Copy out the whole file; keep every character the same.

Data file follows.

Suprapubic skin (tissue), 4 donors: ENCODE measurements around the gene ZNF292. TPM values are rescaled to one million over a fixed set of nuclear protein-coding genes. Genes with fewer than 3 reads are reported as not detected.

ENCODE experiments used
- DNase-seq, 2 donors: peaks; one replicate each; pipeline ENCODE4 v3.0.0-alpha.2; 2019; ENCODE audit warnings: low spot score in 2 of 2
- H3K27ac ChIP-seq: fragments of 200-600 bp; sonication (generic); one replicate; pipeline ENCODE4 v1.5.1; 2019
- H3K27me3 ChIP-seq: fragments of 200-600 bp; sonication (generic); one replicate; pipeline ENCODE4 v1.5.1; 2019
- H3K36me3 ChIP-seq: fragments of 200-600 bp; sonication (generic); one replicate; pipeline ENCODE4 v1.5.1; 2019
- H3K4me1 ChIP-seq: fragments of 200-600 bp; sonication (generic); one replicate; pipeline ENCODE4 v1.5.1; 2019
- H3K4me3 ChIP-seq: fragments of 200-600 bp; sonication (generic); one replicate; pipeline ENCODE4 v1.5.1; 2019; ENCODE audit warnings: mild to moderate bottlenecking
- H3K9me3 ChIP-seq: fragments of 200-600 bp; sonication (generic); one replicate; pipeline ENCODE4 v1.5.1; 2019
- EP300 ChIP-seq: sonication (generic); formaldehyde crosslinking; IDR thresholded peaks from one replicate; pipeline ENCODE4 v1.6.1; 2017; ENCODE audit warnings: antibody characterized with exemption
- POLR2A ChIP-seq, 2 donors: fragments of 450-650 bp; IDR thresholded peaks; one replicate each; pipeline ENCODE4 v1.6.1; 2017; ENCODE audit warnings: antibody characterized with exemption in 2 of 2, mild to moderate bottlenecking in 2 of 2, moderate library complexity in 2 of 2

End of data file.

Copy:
Suprapubic skin (tissue), 4 donors: ENCODE measurements around the gene ZNF292. TPM values are rescaled to one million over a fixed set of nuclear protein-coding genes. Genes with fewer than 3 reads are reported as not detected.

ENCODE experiments used
- DNase-seq, 2 donors: peaks; one replicate each; pipeline ENCODE4 v3.0.0-alpha.2; 2019; ENCODE audit warnings: low spot score in 2 of 2
- H3K27ac ChIP-seq: fragments of 200-600 bp; sonication (generic); one replicate; pipeline ENCODE4 v1.5.1; 2019
- H3K27me3 ChIP-seq: fragments of 200-600 bp; sonication (generic); one replicate; pipeline ENCODE4 v1.5.1; 2019
- H3K36me3 ChIP-seq: fragments of 200-600 bp; sonication (generic); one replicate; pipeline ENCODE4 v1.5.1; 2019
- H3K4me1 ChIP-seq: fragments of 200-600 bp; sonication (generic); one replicate; pipeline ENCODE4 v1.5.1; 2019
- H3K4me3 ChIP-seq: fragments of 200-600 bp; sonication (generic); one replicate; pipeline ENCODE4 v1.5.1; 2019; ENCODE audit warnings: mild to moderate bottlenecking
- H3K9me3 ChIP-seq: fragments of 200-600 bp; sonication (generic); one replicate; pipeline ENCODE4 v1.5.1; 2019
- EP300 ChIP-seq: sonication (generic); formaldehyde crosslinking; IDR thresholded peaks from one replicate; pipeline ENCODE4 v1.6.1; 2017; ENCODE audit warnings: antibody characterized with exemption
- POLR2A ChIP-seq, 2 donors: fragments of 450-650 bp; IDR thresholded peaks; one replicate each; pipeline ENCODE4 v1.6.1; 2017; ENCODE audit warnings: antibody characterized with exemption in 2 of 2, mild to moderate bottlenecking in 2 of 2, moderate library complexity in 2 of 2